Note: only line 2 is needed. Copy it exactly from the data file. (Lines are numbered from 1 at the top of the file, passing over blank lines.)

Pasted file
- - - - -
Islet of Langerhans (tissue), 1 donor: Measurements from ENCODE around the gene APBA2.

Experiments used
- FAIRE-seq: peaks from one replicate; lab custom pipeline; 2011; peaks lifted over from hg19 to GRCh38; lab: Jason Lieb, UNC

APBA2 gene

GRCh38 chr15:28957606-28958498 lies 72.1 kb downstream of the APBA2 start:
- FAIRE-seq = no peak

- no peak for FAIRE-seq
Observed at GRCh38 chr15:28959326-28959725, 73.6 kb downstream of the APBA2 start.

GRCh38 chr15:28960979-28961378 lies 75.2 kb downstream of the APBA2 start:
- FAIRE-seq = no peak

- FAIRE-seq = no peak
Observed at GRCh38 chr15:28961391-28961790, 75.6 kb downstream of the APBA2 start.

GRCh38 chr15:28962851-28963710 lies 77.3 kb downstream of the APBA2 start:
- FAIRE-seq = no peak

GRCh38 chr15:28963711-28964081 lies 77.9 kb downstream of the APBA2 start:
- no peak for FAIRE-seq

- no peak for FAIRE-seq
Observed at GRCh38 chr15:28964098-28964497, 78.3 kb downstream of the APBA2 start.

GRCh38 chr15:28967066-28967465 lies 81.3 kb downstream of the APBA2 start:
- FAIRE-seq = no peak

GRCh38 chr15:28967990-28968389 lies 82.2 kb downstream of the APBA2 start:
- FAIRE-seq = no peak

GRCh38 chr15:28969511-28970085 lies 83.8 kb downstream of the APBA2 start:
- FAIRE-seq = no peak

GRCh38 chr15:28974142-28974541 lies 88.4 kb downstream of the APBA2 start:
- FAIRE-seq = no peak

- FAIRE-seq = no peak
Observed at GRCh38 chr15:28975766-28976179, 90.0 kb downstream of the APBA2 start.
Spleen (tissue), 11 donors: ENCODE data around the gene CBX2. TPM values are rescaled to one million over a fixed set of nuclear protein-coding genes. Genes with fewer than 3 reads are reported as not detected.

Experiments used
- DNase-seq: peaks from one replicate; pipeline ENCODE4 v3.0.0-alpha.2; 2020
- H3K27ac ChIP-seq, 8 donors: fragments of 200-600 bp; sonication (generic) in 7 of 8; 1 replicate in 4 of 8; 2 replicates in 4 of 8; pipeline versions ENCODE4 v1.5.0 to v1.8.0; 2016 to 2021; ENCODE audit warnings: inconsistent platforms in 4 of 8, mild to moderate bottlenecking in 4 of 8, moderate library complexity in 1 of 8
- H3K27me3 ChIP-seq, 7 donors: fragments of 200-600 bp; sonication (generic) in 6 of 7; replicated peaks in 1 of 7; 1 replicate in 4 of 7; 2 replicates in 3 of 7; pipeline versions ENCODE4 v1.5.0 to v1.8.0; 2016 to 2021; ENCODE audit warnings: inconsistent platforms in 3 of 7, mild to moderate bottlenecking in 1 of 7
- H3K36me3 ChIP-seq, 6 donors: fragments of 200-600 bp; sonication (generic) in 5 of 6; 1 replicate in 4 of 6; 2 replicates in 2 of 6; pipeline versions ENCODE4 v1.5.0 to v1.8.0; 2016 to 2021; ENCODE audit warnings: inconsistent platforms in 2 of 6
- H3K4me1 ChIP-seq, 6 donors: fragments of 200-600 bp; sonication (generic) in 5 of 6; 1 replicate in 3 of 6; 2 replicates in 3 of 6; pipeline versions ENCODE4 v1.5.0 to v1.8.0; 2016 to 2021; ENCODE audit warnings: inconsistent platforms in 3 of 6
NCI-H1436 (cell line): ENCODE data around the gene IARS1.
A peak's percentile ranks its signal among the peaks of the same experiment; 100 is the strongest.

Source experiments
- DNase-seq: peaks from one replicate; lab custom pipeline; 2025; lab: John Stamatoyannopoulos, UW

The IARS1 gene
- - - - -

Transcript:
Experiments used